Tom Borrup, Ph.D. is a 2015 graduate of the PhD Program in Leadership and Change at Antioch University.
Dr. Tom Borrup [Center] at his Dissertation Defense with Dr. Laurien Alexandre [Left], Committee Member and Dr. Jon Wergin [Right], Committee Chair. Yellow Springs, Ohio, August 2015 . [Not Shown: Dr. Mark J. Stern, Committee Member, Dr. Emily Talen, External Reader]
- Jon Wergin, PhD, Committee Chair
- Laurien Alexandre, PhD, Committee Member
- Mark J. Stern, PhD, Committee Member
- Emily Talen, PhD, External Reader
Many authors point to expanding disparities related to wealth and social benefits brought by globalization and the creative city movement while culture and creativity emerge as growing forces in urban placemaking and economic development. The phenomenon of cultural district formation in cities around the globe presents challenges and opportunities for leaders, planners, and managers. Emerging theory related to cultural districts suggests culture can serve to build horizontal relationships that bridge people and networks from different sectors and professions as well as across ethnicities, class, and interests. Research for this dissertation examined the formation of three urban cultural districts social and their respective organizational networks in different contexts. I employed a multiple case study approach to ask: How do horizontal networks form in the process of planning, organizing and/or ongoing management of cultural districts, and what kinds of benefits do those networks generate within their communities? Field research focused on districts in Los Angeles, Minneapolis, and Miami. This dissertation is positioned within ongoing discourse around the tension between form and function in the production of space (Lefebvre, 1974/1991) and within the dialectic of centralization and decentralization in urban planning and governance (Friedmann, 1971) characterized by the push for broad social equity and the pull of local control. Research found that strong horizontal networks characterized by dense and active grassroots leadership were present at the same time as relative community stability and higher levels of social and economic equity. Where horizontal networks were weak, social and economic tensions were higher. The research did not examine other potential factors and thus cannot ascertain whether strong networks resulted in greater stability and equity or whether stability and more equitable conditions brought on by other factors fostered the formation of stronger networks. This dissertation is available in open access at AURA, http://aura.antioch.edu/etds/ and OhioLink ETD Center, http://www.ohiolink.edu/etd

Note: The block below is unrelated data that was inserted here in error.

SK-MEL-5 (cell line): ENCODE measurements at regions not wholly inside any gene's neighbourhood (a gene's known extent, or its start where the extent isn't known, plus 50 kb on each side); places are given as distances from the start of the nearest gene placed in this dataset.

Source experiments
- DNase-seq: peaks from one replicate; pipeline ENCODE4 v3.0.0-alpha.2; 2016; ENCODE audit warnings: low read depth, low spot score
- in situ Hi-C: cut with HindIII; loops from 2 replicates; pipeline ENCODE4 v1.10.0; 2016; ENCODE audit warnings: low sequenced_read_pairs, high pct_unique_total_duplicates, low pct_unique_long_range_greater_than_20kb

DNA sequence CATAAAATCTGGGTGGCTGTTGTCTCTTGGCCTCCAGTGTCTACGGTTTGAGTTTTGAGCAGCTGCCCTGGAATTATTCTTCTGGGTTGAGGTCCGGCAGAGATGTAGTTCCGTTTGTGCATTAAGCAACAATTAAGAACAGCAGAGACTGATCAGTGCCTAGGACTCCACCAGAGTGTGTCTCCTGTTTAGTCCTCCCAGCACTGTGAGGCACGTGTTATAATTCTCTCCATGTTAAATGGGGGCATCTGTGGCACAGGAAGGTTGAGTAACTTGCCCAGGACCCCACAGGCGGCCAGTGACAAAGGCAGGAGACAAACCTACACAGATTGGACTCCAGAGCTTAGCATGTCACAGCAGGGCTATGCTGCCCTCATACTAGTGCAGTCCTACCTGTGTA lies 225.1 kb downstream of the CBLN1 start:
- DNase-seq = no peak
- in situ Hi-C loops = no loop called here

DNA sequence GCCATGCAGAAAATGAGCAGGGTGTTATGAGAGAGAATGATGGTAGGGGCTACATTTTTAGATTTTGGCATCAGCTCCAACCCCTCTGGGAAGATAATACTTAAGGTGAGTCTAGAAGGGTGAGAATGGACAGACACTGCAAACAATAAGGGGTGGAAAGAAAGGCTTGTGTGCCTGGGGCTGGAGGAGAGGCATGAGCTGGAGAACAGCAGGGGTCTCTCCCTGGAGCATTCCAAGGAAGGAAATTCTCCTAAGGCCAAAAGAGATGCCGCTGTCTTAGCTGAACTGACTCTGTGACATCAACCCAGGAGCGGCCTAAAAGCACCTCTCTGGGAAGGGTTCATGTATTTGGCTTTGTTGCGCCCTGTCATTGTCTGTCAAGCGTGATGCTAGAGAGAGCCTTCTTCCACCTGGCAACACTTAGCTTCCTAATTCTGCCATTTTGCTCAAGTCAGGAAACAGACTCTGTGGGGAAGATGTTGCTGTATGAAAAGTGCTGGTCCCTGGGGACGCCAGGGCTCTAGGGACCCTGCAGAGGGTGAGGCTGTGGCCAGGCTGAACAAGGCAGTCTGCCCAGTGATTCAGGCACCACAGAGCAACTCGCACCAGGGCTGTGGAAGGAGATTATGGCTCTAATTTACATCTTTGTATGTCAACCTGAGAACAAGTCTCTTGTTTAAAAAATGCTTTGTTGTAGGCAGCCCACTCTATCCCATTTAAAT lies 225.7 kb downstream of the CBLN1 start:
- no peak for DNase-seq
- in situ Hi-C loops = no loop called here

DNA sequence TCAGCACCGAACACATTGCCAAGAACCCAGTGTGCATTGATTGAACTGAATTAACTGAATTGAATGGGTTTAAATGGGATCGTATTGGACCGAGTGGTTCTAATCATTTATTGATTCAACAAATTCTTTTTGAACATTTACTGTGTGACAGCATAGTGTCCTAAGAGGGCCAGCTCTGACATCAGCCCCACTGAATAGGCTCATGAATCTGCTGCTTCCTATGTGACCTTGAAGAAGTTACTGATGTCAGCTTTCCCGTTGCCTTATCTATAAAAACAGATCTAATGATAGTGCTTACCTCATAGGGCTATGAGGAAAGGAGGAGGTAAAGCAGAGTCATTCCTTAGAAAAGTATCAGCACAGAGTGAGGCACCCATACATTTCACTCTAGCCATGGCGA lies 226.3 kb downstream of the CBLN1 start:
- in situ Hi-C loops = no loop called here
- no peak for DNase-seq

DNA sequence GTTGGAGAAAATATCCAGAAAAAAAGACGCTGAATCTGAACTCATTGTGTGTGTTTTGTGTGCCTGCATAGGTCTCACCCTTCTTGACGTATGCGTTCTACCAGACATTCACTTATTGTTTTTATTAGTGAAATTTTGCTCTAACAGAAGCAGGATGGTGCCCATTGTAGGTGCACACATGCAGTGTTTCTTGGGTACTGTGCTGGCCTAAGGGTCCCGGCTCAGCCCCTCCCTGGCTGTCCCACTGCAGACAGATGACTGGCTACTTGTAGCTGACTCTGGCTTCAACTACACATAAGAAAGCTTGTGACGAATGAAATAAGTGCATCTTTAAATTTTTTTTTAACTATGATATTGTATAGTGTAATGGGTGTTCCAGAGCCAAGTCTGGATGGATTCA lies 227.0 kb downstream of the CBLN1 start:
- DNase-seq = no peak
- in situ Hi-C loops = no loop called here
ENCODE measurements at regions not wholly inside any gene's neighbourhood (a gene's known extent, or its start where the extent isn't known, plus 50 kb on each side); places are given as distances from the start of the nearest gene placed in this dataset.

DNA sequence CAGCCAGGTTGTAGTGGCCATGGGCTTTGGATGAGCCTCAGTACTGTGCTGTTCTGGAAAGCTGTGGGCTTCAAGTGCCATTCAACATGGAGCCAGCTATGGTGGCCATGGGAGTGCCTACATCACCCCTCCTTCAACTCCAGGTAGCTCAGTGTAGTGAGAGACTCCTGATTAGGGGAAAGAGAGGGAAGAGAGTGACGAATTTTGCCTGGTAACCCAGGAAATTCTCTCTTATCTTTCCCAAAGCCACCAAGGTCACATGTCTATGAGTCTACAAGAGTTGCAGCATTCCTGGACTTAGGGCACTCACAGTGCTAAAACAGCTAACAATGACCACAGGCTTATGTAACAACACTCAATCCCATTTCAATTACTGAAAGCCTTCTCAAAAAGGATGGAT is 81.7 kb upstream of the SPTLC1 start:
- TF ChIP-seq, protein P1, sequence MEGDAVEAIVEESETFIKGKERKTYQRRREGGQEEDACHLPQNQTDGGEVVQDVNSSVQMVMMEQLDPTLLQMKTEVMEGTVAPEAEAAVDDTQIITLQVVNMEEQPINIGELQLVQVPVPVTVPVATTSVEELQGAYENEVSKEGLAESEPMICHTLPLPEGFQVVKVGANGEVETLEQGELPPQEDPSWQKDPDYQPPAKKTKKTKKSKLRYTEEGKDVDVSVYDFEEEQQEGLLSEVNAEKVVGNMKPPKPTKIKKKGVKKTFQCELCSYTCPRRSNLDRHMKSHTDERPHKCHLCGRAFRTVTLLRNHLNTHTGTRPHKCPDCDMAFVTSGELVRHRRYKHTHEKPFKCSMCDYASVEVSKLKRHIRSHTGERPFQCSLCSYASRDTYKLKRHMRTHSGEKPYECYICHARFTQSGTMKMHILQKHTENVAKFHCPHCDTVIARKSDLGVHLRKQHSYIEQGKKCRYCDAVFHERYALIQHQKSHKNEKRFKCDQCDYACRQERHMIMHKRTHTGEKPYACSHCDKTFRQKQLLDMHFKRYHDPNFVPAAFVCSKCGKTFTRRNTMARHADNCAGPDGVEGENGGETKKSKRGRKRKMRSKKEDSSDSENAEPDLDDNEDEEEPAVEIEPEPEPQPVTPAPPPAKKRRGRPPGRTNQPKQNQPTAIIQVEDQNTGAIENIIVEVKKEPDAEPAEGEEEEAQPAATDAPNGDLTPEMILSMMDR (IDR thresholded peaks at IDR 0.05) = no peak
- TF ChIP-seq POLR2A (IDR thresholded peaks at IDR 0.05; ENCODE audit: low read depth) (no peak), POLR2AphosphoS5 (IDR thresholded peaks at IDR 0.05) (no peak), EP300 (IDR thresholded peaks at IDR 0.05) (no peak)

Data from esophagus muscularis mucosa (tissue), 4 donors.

Borrup, T. (2015). Creativity in Urban Placemaking: Horizontal Networks and Social Equity in Three Cultural Districts. https://aura.antioch.edu/etds/233